Feb 28th is the Rare Disease Day. What role will genomic technologies play in detection and cure of rare diseases?
The daughter of Ken Weiss and Anne Buchanan, the authors of The Mermaid’s Tale blog, wrote a post on her experience with hypokalemic periodic paralysis, a neuromuscular disease that the readers will find thought-provoking.
Despite being the product of two of the authors of this blog two people skeptical about just how many of the fruits of genetic testing that we’ve been promised will ever actually materialize I have been involved in several genetic studies over the years, hoping to identify the cause of my rare disease.
February 28 is Rare Disease Day (well, Feb 29 technically; the last day of February which is, every four years, a rare day itself!); the day on which those who have, or who advocate for those who have, a rare disease publicly discuss what it is like to live with an unusual illness, raise awareness about our particular set of challenges, and talk about solutions for them.
I have hypokalemic periodic paralysis, which is a neuromuscular disease; a channelopathy that manifests itself as episodes of low blood potassium in response to known triggers (such as sodium, carbohydrates, heat, and illness) that force potassium from the blood into muscle cells, where it remains trapped due to faulty ion channels. These hypokalemic episodes cause muscle weakness (ranging from mild to total muscular paralysis), heart arrhythmias, difficulty breathing or swallowing and nausea. The symptoms may last only briefly or muscle weakness may last for weeks, or months, or, in some cases, become permanent.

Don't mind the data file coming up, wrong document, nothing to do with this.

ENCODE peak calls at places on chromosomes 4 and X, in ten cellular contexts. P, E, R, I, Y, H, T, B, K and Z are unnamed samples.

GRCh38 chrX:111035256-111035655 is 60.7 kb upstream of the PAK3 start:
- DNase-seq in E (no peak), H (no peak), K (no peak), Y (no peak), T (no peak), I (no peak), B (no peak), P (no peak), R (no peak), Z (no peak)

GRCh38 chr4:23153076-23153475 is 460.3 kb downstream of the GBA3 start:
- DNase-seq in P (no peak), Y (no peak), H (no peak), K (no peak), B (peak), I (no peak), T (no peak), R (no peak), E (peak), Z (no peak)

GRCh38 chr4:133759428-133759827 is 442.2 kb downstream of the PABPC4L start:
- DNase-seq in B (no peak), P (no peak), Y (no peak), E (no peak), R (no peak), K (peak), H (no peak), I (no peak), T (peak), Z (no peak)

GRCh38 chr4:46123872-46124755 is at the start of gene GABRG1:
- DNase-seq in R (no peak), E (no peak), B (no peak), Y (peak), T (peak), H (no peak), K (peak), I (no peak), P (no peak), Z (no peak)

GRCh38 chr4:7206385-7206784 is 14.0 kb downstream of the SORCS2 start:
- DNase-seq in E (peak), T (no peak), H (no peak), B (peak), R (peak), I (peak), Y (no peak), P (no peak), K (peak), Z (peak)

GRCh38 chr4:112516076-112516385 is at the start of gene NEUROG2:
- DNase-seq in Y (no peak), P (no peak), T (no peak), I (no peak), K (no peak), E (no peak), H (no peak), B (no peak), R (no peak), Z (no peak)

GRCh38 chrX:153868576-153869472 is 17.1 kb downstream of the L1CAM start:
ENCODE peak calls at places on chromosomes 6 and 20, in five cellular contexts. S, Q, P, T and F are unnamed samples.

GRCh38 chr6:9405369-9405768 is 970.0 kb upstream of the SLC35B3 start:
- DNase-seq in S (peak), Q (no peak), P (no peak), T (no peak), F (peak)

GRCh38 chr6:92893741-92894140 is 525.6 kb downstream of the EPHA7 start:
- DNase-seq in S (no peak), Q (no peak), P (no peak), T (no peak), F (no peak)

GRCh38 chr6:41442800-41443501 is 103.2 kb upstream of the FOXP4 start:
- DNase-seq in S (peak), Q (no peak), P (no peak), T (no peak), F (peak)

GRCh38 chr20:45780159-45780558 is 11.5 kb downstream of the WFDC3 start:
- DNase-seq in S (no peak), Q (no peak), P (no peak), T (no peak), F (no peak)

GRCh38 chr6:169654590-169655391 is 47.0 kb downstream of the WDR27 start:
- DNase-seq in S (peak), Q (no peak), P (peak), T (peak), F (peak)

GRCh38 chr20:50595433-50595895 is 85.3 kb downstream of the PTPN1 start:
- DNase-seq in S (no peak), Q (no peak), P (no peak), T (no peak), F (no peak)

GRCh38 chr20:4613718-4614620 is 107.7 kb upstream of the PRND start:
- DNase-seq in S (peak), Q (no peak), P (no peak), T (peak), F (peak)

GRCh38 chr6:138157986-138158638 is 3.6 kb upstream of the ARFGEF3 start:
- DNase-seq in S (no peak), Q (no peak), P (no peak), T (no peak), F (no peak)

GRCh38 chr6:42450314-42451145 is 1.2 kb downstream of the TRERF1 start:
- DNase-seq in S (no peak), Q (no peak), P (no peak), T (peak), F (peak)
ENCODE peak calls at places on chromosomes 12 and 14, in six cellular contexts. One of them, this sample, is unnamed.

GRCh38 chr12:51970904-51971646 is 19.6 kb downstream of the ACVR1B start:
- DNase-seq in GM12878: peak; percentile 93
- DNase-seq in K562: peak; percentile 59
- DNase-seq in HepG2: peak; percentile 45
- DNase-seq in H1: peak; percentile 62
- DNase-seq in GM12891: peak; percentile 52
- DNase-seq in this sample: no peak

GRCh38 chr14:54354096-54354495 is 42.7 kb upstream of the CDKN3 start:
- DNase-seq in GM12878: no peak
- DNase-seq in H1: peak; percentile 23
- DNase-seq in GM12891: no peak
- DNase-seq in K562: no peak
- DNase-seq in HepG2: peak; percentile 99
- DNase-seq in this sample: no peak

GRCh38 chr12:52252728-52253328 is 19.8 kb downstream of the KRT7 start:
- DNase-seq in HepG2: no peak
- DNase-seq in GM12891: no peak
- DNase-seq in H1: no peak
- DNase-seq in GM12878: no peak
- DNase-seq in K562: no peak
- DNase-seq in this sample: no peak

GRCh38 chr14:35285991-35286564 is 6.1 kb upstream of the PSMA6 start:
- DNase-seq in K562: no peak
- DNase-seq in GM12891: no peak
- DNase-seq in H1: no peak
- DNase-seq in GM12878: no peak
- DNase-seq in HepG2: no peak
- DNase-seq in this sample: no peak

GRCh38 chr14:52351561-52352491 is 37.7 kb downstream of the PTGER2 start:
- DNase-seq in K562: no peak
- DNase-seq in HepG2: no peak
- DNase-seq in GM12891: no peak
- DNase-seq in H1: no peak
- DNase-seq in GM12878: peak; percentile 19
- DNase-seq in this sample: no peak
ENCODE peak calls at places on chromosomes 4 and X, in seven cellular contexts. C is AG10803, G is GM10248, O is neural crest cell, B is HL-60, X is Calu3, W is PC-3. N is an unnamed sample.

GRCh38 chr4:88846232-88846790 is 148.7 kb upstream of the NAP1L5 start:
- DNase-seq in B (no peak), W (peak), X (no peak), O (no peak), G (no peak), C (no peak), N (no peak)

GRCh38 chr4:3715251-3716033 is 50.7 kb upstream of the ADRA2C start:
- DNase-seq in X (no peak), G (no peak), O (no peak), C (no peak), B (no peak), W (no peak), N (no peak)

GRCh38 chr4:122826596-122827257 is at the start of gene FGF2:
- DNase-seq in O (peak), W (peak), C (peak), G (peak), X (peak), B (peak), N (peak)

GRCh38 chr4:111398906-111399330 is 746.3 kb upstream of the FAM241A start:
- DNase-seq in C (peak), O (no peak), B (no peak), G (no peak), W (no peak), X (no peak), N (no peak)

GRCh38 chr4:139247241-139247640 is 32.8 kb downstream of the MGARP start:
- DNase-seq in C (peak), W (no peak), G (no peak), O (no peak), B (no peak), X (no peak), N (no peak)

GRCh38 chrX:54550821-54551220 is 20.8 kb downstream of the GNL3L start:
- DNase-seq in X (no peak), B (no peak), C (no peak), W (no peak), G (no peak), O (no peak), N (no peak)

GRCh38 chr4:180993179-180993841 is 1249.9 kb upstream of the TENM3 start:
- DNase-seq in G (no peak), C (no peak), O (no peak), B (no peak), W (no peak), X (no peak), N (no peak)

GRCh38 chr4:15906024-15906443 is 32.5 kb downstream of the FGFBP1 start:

I first became ill, as is typical of HKPP, at puberty. It was around Christmas of my seventh grade year, and I remember thinking to myself that it would be the last Christmas that I would ever see. That thought, and the physical feelings that induced it, were unbelievably terrifying for a child. I had no idea what was happening; only that it was hard to breathe, hard to eat, hard to walk far, and that my heart skipped and flopped all throughout the day. All I knew was that it felt like something terrible was wrong.
Throughout my high school years I continued to suffer. I had numerous episodes of heart arrhythmia that lasted for many hours, that I now know should’ve been treated in the emergency department, and that made me feel as if I was going to die soon; it is unsettling for the usually steady, reliable metronome of the heart to suddenly beat chaotically. But bound within the privacy teenagers are known for, my parents struggled to make sense of my new phobic avoidance of exercise and other activities as I was reluctant to talk about what was happening in my body.
HKPP is a genetic disease and causal variants have been found in three different ion channel genes. Although my DNA has been tested, the cause of my particular variant of the disease has not yet been found. I want my mutation to be identified. Knowing it would likely not improve my treatment or daily life in any applicable way. I’m not sure it would even quell any real curiosity on my part, since, despite having the parents I have, it probably wouldn’t mean all that much to this non-scientist.